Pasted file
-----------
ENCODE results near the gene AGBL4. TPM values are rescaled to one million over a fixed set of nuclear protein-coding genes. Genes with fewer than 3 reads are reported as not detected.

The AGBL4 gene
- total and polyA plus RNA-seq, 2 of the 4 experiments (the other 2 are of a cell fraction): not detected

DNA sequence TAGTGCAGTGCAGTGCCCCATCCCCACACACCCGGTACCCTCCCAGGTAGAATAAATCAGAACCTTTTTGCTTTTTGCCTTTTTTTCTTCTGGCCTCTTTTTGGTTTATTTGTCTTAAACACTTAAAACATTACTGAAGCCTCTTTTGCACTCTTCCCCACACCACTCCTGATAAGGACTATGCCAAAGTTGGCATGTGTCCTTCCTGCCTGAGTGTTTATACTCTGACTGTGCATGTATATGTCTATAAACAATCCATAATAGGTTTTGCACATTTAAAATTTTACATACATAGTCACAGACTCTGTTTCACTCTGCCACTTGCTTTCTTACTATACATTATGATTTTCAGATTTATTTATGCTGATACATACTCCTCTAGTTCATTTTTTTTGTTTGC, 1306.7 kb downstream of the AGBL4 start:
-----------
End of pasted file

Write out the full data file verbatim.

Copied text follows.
ENCODE results near the gene AGBL4. TPM values are rescaled to one million over a fixed set of nuclear protein-coding genes. Genes with fewer than 3 reads are reported as not detected.

The AGBL4 gene
- total and polyA plus RNA-seq, 2 of the 4 experiments (the other 2 are of a cell fraction): not detected

DNA sequence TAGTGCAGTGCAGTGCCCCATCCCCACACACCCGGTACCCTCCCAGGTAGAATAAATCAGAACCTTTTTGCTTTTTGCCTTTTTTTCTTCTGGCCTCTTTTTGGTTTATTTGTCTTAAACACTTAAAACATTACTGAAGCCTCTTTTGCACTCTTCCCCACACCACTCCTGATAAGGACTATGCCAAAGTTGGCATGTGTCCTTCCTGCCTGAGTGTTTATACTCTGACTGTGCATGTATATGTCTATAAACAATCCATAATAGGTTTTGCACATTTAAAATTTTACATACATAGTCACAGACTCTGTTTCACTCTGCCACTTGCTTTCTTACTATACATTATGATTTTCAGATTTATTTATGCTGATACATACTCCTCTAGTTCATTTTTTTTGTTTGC, 1306.7 kb downstream of the AGBL4 start: